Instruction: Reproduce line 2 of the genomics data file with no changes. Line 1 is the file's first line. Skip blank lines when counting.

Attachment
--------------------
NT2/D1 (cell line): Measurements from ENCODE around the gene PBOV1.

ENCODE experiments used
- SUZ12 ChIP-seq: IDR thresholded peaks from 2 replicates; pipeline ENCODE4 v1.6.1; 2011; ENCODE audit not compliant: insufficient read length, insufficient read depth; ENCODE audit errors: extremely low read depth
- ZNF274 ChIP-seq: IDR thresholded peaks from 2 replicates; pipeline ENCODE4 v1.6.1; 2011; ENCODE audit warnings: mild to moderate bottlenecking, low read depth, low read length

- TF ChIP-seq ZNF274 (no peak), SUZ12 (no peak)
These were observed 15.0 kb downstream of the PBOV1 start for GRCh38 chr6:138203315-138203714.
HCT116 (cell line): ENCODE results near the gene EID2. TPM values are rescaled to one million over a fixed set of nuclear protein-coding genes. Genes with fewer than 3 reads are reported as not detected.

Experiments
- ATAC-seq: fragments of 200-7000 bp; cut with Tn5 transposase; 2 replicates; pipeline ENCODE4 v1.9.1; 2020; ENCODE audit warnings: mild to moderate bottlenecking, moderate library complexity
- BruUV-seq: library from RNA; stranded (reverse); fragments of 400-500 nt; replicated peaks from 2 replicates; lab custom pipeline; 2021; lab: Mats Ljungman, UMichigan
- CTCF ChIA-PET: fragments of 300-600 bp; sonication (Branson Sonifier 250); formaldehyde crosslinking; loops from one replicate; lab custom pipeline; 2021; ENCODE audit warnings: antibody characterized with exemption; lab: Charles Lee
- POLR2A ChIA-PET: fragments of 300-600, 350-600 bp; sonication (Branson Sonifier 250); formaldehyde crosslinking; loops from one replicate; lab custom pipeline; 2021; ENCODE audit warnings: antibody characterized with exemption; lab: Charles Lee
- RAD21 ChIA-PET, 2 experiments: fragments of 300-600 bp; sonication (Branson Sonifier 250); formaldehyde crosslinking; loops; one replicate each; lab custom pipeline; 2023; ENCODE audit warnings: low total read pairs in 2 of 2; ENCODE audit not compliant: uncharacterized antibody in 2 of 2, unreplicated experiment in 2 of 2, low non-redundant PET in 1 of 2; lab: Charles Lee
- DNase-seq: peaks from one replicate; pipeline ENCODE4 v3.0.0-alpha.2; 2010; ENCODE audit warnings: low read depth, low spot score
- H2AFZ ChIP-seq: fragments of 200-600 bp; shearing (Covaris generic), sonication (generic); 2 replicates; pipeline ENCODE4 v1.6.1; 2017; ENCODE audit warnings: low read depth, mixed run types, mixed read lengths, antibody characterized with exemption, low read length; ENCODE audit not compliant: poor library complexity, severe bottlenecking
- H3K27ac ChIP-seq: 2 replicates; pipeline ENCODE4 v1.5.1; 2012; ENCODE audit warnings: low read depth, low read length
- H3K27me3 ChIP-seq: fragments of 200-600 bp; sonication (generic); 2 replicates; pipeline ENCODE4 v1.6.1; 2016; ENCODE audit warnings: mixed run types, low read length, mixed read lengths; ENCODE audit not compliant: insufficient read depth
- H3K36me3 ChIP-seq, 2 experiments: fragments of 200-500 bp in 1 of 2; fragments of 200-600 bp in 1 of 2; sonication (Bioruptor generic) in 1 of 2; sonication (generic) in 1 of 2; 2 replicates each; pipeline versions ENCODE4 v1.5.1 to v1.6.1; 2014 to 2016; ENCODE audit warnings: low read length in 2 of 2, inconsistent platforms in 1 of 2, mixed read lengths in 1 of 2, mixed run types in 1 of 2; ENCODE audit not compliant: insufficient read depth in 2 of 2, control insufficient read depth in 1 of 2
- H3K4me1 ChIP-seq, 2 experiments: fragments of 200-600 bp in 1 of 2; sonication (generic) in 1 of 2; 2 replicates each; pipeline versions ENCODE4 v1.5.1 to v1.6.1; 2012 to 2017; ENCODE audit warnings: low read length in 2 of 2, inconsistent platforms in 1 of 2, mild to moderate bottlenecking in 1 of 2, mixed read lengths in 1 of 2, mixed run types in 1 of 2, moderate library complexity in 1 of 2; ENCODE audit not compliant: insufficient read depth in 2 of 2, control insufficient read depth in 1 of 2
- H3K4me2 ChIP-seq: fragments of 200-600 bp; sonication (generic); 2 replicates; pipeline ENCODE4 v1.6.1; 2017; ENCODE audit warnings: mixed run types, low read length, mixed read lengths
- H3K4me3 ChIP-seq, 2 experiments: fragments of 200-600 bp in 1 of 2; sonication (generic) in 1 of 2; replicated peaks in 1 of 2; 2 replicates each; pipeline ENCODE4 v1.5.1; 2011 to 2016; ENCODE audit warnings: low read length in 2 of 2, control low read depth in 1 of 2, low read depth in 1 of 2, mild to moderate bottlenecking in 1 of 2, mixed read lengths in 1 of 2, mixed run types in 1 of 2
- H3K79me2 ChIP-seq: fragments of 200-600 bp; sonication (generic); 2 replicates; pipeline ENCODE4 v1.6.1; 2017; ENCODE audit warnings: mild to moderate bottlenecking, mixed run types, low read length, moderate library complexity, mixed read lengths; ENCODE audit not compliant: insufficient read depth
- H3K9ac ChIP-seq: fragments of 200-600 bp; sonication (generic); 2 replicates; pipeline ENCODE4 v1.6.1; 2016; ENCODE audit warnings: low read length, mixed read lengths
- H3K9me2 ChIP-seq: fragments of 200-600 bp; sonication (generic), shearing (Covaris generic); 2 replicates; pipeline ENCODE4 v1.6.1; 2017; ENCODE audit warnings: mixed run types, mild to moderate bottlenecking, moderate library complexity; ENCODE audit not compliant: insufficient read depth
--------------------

ENCODE experiments used